When it comes to vehicle handling, the first function of the tyre is for the full footprint to remain in contact with the surface of the road for as much of the time as possible. The tyres are the only link the vehicle has with the road. The behaviour of these tyre footprints can determine how safely a vehicle performs.
The surfaces of the road will all give different amounts of grip. The compound of the rubber determines the amount of interlock between the tread and the road surface.
Under a sliding condition, braking, wheelspin or break away, the interlocking rubber is actually ripped off the tyre, and this is what leaves skid marks on the road. Tyre-width, suspension settings, wheel-rim width, temperature, tyre pressure, and load all influence tyre grip.
Grip is responsible for traction while accelerating and braking and it also generates cornering force, the only difference in all these cases is that the direction of the force is different. A tyre with high grip will corner fast, accelerate rapidly without spinning the tyre and brake quickly.
A tyre has a maximum amount of traction force available, which can act in any direction. It can be entirely cornering force, entirely acceleration force, entirely braking force or a combination of the three. To increase cornering force, acceleration force has to decrease when the tyre is at the limit of adhesion.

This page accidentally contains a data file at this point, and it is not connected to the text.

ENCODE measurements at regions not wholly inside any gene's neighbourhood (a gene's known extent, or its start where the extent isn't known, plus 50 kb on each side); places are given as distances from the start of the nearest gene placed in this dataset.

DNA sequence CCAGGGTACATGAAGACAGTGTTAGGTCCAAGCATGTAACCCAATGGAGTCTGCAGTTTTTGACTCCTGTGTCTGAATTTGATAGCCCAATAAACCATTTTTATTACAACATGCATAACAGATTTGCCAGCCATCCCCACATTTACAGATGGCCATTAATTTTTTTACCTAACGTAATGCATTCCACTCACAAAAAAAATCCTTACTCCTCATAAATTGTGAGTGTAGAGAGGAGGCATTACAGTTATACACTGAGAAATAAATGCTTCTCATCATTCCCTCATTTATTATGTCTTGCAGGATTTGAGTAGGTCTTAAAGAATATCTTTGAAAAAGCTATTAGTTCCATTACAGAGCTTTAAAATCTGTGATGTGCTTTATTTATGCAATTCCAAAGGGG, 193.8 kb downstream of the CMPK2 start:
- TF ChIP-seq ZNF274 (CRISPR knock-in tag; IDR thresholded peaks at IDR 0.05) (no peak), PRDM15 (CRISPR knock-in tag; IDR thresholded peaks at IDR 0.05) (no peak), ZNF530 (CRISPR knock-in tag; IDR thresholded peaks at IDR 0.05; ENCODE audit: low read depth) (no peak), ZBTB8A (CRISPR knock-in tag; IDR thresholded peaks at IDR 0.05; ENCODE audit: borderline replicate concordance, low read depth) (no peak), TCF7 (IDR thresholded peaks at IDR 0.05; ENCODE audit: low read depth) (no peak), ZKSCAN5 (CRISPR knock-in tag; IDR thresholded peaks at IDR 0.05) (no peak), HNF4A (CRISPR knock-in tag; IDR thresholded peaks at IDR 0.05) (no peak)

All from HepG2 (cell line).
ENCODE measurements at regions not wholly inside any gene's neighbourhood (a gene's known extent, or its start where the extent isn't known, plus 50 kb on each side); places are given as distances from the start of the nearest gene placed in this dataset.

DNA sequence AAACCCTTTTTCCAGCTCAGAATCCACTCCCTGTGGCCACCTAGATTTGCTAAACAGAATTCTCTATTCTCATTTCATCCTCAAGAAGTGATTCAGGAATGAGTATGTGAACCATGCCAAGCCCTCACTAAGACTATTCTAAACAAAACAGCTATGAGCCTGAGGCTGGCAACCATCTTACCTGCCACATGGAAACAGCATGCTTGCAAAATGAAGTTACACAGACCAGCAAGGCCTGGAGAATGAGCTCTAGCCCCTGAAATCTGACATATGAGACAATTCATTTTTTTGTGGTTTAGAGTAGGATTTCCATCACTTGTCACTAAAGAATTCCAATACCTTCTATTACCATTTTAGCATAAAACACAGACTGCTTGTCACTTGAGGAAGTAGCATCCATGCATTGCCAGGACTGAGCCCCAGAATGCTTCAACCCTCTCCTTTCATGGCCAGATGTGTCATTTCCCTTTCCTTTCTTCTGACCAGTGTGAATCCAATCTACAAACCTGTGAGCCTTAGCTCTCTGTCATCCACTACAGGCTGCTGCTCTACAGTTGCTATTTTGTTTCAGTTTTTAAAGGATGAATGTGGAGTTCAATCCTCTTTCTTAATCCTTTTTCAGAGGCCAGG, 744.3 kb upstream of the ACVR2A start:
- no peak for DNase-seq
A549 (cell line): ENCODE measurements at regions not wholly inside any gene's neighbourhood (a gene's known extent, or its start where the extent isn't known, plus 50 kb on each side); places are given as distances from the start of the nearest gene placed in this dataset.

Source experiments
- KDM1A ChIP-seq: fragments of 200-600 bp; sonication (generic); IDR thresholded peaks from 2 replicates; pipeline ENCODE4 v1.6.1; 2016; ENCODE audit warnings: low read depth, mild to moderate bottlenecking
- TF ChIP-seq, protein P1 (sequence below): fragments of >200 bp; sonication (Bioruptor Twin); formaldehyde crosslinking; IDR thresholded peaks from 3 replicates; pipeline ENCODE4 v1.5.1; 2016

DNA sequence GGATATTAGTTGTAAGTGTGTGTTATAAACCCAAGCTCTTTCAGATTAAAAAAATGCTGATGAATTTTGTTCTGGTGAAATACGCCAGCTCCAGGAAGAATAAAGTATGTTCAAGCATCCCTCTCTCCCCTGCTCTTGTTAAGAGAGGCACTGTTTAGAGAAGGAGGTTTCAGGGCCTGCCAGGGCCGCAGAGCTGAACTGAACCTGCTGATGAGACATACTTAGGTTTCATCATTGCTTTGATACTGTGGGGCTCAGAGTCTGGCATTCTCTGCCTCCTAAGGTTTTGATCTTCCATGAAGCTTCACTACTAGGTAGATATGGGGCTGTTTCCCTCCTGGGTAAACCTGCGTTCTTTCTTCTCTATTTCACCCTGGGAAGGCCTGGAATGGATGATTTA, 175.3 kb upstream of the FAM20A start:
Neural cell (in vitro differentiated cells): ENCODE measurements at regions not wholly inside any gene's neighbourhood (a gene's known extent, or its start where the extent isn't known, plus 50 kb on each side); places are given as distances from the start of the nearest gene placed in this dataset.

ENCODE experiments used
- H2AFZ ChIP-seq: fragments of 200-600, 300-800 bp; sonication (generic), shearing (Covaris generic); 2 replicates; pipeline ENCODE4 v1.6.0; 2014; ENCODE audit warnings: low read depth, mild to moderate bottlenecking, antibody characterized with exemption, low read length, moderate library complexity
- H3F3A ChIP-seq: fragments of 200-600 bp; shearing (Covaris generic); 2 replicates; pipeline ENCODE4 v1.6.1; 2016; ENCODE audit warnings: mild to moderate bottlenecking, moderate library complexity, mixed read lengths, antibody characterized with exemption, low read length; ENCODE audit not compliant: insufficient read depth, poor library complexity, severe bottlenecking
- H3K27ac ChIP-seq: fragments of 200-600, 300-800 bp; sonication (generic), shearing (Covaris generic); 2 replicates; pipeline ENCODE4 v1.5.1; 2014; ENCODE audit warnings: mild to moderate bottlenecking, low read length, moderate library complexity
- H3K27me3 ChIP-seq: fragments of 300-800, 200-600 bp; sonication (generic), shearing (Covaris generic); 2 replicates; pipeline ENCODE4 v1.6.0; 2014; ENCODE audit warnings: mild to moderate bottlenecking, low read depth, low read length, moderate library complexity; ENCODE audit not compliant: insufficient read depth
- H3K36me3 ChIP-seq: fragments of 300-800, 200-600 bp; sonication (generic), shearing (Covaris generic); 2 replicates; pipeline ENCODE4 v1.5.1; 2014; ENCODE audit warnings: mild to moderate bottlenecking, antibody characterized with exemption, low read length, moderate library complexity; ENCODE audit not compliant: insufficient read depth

Understeer is the condition when, during cornering the vehicle continues, or tries to continue, in a straight line because the front tyres have reached the limit of their adhesion before the back tyres have.
This is the opposite of understeer in that it is the rear of the vehicle that slides out when the limit of adhesion is reached while the front tyres are still gripping the road.
For the average driver, oversteer is best avoided. The reason for this is that, in an oversteer situation, the average driver's natural instinct is to react incorrectly by attempting to steer excessively against the breakaway. This, in turn, causes the rear of the vehicle to respond by breaking away in the opposite direction, usually more severely than the initial breakaway. This leads to what is often referred to as "fish-tailing" until the vehicle becomes so "side-on" to its direction of travel that it begins to "roll".
The natural instinctive reaction to understeer is usually correct, that is, to apply more steering force in the desired direction. If grip is lost at that point, the vehicle continues in its direction of travel in the "straight-ahead" position, regardless of the direction in which the front wheels are pointed.
In order to remedy either of these two situations, cornering force must be increased by decreasing acceleration - not braking - and attempting to reduce the radius of the turn gradually. Understeer is basically stable. In moderation it can easily be controlled by the driver and is quite acceptable . . . when mixing tyres with different cornering powers, always fit the lower cornering power tyres (more easily distorted) on the front wheels. This way the change in vehicle behaviour caused by the "mixing" will be towards understeer." It is the general aim of motor manufacturers to produce cars with slight understeer.